According to Novak (2010), a concept map (CM) is a (hierarchical) network comprised of concept terms (nodes) and directed lines linking pair of nodes; at the same time, CMs provide a window into students’ mind, reflecting students’ knowledge structures. Seen as an educational tool, the CM encourages students to organize and make explicit their knowledge. CMs are considered effective as teaching and learning tools that assist the development of conceptual knowledge, allowing visual observation of relationships and connections between multiple areas and pieces of information (Novak & Gowin, 1984). Moreover, the ability to recognize connections between different pieces of information or aspects of a problem facilitates problem-based learning (PBL) (Schaal, 2010). The latter assists the development of higher-order thinking skills, helping students to become independent, self-directed learners who appropriately respond to situations in a logical and reasonable manner (Savery & Duffy, 1995). Taking into account the previous approaches, a CM can be studied from different perspectives, for instance: The creator/s perspective. The construction of a CM can be performed either in individual or in collaborative mode. Several studies have investigated the use/potential of CMs as supporting processes of self-knowledge management (Conceicao, Desnoyers, & Baldor, 2008; Tergan, 2005; Tergan, Keller, Graber, & Neumann, 2006; Vodovozov & Raud, 2015). Other authors, on the other hand, have explored the potential of collaborative CMs to facilitate knowledge construction as a study/collaborative tool (Gao, Thomson, & Shen, 2013; Koc, 2012; Lee, 2013; Lin, Wong, & Shao, 2012; Molinari, 2015; Rafaeli & Kent, 2015). Although originally developed to assist individual learners, collaborative use of CMs emphasizes brainstorming among group members, leading to visualization of new ideas and synthesis of unique concepts (Novak, 2010), requiring communication/negotiation processes, which guide learners to grow in their conceptual understanding (Kwon & Cifuentes, 2009). The quality perspective. The quality of a CM (QoCM) can be defined through quantitative/qualitative metrics in different spaces, e.g., on the basis of the correct propositions that it includes, and/or on the characteristics that concern its construct as a network or even its construction procedure. Upon the evaluation of such qualities, appropriate feedback could be provided. In general, the CM quality refers to the amount, depth, and breadth of information and the number of connections made among different items included in it (Gurupur, Jain, & Rudraraju, 2015). The technology perspective. Concept mapping has been described as a technique that can increase student’s learning in the traditional classroom (Alvarez-Montero, Saenz-Perez, & Vaquero-Sanchez, 2015; Novak & Canas, 2008). However, several studies have clearly demonstrated the efficacy of computer and/or online concept mapping tools/techniques in supporting the learning process (Kwon & Cifuentes, 2007; Omar, 2015). The teaching-learning environment perspective. The technological possibilities added flexibility that allows the integration of the CM in blended (b-) learning experiences (Adams Becker et al., 2017). These include face-to-face (F2F) and online modalities that are formed through the mediation of Information and Communications Technologies (ICTs), rather than being completely online or F2F (Michinov & Michinov, 2008). So far, limited efforts have been made to understand the development and use of theory in the particular domain of b-learning research (Drysdale, Graham, Spring, & Halverson, 2013; Graham, 2013). The concept of b-learning is embedded in the idea that learning is not just a onetime episode but also a continuous/dynamic learning process. Blending different delivery modes/tools can be seen as an imaginative solution in educational contexts, since it has the potential to balance out and optimize the learning development (Dias, Diniz, & Hadjileontiadis, 2014). The computer-based learning environments (CBLEs) that can be integrated in b-learning assist individuals in learning, using multiple representations of information for a specific educational purpose (Ifenthaler, 2012). CBLEs frequently confront learners with a number of support devices (also referred as tools) in order to enhance learning, to help learners in their learning, and to provide a learning opportunity (Collazo, Elen, & Clarebout, 2015; Garcia-Alvarez, Suarez Alvarez, & Quiroga Garcia, 2014). However, according to Bates and Sangra (2011): “Teachers must decide which tools are most likely to suit the particular teaching approach” (pp. 44–46).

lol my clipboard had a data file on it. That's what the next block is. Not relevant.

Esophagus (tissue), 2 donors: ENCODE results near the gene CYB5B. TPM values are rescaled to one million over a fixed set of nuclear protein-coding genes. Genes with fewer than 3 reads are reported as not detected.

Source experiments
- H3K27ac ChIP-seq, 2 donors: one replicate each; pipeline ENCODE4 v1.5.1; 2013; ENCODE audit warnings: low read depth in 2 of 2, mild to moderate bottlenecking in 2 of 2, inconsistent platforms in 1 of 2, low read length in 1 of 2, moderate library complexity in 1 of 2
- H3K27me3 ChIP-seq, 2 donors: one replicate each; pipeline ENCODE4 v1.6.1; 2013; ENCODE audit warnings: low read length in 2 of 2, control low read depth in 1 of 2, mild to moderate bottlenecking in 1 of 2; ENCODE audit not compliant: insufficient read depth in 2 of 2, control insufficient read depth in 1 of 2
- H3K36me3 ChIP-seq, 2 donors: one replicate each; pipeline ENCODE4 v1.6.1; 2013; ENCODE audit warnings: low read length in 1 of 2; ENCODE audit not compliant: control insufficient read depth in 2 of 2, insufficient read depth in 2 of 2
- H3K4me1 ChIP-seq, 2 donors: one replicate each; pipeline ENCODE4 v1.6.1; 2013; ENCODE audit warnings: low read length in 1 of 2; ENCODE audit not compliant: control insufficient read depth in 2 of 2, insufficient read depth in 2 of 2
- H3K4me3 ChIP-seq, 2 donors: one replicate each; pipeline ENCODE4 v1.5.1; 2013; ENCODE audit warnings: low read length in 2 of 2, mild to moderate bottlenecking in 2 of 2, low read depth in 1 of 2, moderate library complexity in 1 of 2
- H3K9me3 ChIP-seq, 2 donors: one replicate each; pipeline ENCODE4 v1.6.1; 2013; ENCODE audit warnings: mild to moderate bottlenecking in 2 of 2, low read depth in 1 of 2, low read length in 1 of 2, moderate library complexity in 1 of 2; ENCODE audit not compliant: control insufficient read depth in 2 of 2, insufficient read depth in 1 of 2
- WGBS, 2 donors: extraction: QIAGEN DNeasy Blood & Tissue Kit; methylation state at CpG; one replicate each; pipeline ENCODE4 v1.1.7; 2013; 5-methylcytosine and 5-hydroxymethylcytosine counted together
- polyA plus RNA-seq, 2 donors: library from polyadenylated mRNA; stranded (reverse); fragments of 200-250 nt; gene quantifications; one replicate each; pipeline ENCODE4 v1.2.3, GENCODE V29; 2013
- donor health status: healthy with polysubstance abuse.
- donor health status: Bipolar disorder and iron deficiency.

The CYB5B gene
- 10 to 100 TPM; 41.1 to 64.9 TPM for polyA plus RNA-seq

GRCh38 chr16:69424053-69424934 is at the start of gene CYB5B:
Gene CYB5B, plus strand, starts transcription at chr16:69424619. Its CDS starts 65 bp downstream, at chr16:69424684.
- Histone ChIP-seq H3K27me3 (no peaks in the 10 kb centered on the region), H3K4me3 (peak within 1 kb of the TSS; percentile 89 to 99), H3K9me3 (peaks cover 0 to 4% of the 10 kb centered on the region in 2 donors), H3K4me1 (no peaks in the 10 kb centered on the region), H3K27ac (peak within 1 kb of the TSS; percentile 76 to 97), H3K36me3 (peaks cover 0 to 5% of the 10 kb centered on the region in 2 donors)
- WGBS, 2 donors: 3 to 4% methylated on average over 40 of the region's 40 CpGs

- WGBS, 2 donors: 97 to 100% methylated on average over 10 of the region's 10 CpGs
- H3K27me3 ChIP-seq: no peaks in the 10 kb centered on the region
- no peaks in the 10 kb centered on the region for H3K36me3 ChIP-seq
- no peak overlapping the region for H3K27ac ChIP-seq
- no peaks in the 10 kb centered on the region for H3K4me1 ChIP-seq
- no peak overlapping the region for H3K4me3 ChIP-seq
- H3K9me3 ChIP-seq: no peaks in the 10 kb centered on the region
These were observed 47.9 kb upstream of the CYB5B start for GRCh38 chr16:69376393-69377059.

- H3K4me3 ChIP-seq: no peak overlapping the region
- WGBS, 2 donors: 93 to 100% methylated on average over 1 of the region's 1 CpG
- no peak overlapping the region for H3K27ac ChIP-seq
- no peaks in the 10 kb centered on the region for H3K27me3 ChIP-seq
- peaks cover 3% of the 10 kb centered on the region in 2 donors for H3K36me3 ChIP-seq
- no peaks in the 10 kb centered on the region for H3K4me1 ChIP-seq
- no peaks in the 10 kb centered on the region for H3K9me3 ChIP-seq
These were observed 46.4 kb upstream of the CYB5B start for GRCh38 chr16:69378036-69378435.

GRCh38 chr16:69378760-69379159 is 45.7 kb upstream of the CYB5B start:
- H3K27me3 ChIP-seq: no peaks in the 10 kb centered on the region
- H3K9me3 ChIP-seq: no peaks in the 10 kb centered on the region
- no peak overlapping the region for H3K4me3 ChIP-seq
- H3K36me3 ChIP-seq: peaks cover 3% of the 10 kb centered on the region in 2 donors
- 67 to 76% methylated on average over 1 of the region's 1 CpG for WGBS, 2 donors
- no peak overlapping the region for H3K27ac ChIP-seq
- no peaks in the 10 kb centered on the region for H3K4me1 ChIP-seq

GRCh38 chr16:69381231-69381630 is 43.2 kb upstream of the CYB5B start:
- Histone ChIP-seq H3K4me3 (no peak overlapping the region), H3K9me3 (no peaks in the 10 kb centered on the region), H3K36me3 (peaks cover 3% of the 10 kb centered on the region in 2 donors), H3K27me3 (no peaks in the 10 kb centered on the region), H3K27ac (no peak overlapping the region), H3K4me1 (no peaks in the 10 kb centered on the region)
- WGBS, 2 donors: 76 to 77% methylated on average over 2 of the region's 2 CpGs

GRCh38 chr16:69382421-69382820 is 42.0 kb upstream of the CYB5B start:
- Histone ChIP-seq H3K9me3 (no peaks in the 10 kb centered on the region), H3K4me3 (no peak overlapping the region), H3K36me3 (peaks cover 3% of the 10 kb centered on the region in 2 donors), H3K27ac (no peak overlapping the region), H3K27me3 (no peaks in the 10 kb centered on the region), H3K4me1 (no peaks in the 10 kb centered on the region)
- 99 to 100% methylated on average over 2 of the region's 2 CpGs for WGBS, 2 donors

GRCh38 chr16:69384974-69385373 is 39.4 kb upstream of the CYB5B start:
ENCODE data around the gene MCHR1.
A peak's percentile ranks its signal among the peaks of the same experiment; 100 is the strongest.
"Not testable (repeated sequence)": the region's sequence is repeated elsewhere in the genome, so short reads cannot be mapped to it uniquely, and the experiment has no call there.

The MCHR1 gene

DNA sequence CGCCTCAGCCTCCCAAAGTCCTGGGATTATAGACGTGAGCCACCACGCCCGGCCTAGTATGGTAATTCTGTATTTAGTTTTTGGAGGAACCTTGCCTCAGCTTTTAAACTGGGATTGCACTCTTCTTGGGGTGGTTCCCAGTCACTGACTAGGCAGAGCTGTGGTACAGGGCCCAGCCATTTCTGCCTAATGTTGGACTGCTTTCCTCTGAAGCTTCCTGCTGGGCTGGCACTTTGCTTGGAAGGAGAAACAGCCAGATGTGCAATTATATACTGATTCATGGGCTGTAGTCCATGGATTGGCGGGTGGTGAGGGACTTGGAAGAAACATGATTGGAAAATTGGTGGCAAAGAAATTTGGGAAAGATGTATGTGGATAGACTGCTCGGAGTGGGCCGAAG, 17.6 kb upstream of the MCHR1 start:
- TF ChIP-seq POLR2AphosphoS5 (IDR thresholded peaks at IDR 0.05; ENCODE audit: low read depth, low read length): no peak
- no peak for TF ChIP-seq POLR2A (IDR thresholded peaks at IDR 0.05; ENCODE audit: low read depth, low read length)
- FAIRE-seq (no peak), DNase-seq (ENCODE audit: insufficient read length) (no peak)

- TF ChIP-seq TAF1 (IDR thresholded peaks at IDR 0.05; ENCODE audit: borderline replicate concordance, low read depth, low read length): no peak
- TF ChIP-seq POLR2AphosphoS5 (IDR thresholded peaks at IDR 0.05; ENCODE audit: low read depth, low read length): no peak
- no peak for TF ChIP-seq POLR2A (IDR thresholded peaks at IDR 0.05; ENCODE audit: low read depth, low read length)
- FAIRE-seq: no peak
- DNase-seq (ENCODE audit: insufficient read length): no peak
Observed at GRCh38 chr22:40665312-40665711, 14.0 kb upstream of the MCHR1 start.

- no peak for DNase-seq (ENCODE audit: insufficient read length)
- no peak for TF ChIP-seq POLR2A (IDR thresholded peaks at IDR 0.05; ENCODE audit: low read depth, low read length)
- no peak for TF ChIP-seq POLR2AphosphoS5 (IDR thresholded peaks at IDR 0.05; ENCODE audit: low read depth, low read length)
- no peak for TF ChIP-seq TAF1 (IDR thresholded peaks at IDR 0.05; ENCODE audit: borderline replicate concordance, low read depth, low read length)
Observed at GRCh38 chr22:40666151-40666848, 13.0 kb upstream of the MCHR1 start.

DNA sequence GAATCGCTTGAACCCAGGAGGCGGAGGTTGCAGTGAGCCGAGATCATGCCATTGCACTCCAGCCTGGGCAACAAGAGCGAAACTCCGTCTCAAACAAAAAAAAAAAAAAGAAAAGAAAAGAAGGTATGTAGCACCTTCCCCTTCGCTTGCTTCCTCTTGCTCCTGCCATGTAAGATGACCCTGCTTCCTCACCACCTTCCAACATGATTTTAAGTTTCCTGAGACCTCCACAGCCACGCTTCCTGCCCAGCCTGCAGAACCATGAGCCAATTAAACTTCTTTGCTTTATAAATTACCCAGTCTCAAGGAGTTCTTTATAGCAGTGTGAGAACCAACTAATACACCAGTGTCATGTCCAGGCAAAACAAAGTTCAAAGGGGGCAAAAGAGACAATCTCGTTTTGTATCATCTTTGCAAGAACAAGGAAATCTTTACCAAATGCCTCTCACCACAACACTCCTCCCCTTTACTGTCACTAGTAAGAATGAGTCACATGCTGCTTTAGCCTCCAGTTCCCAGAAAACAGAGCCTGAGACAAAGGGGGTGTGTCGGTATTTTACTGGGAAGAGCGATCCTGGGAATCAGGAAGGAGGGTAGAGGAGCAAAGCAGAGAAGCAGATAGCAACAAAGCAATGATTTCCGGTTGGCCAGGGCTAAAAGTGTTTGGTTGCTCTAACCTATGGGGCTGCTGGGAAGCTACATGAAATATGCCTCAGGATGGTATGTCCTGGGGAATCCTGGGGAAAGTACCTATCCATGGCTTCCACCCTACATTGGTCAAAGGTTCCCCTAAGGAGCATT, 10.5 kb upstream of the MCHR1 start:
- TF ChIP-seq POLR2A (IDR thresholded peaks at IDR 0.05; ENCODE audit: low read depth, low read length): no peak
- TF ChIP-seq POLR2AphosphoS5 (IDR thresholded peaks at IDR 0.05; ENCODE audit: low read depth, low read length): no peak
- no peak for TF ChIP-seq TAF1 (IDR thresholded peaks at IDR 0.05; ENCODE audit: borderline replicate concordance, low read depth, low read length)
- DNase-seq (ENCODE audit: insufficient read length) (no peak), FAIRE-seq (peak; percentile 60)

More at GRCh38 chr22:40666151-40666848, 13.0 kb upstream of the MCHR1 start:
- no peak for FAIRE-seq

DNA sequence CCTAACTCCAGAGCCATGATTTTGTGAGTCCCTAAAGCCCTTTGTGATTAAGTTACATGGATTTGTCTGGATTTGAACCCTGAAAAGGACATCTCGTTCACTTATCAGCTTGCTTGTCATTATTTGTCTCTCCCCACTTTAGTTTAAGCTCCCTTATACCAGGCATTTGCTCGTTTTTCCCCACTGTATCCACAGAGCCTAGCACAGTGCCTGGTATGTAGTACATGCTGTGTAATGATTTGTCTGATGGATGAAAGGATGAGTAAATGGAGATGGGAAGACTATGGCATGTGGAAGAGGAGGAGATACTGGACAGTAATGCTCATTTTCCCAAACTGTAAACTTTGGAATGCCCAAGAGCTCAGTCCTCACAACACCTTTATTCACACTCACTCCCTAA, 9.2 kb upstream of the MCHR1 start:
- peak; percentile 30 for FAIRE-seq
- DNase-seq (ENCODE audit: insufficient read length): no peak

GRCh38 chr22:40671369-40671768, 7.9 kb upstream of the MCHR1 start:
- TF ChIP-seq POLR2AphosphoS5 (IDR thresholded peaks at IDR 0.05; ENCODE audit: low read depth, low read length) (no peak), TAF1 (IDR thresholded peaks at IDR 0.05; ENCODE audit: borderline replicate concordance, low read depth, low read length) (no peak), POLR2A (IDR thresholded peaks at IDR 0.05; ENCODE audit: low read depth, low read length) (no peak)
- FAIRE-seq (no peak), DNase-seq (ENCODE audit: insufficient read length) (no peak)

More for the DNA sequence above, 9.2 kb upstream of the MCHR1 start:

Full Text

Published Version
Open DOI Link

Get access to 115M+ research papers

Discover from 40M+ Open access, 2M+ Pre-prints, 9.5M Topics and 32K+ Journals.

Sign Up Now! It's FREE

Talk to us

Join us for a 30 min session where you can share your feedback and ask us any queries you have

Schedule a call